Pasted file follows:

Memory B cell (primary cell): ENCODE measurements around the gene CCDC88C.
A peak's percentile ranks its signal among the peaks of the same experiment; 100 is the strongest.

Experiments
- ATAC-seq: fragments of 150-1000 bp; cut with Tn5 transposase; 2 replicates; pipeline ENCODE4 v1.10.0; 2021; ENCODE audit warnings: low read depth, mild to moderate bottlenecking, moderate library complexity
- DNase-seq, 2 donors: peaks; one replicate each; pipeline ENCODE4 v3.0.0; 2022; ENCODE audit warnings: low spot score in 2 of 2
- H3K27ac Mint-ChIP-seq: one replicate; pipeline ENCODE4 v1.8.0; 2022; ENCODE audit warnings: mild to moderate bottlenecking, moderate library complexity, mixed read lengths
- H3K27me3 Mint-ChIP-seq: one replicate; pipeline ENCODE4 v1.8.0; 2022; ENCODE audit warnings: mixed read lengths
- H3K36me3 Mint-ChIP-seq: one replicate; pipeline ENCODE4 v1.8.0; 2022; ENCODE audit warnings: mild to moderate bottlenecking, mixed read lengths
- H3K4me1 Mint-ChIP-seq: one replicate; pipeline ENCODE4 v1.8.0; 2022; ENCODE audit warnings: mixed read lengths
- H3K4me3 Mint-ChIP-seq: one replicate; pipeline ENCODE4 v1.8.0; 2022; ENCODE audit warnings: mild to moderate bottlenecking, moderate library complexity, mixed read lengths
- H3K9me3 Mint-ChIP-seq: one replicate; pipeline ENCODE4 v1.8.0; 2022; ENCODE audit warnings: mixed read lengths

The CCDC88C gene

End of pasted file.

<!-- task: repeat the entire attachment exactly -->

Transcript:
Memory B cell (primary cell): ENCODE measurements around the gene CCDC88C.
A peak's percentile ranks its signal among the peaks of the same experiment; 100 is the strongest.

Experiments
- ATAC-seq: fragments of 150-1000 bp; cut with Tn5 transposase; 2 replicates; pipeline ENCODE4 v1.10.0; 2021; ENCODE audit warnings: low read depth, mild to moderate bottlenecking, moderate library complexity
- DNase-seq, 2 donors: peaks; one replicate each; pipeline ENCODE4 v3.0.0; 2022; ENCODE audit warnings: low spot score in 2 of 2
- H3K27ac Mint-ChIP-seq: one replicate; pipeline ENCODE4 v1.8.0; 2022; ENCODE audit warnings: mild to moderate bottlenecking, moderate library complexity, mixed read lengths
- H3K27me3 Mint-ChIP-seq: one replicate; pipeline ENCODE4 v1.8.0; 2022; ENCODE audit warnings: mixed read lengths
- H3K36me3 Mint-ChIP-seq: one replicate; pipeline ENCODE4 v1.8.0; 2022; ENCODE audit warnings: mild to moderate bottlenecking, mixed read lengths
- H3K4me1 Mint-ChIP-seq: one replicate; pipeline ENCODE4 v1.8.0; 2022; ENCODE audit warnings: mixed read lengths
- H3K4me3 Mint-ChIP-seq: one replicate; pipeline ENCODE4 v1.8.0; 2022; ENCODE audit warnings: mild to moderate bottlenecking, moderate library complexity, mixed read lengths
- H3K9me3 Mint-ChIP-seq: one replicate; pipeline ENCODE4 v1.8.0; 2022; ENCODE audit warnings: mixed read lengths

The CCDC88C gene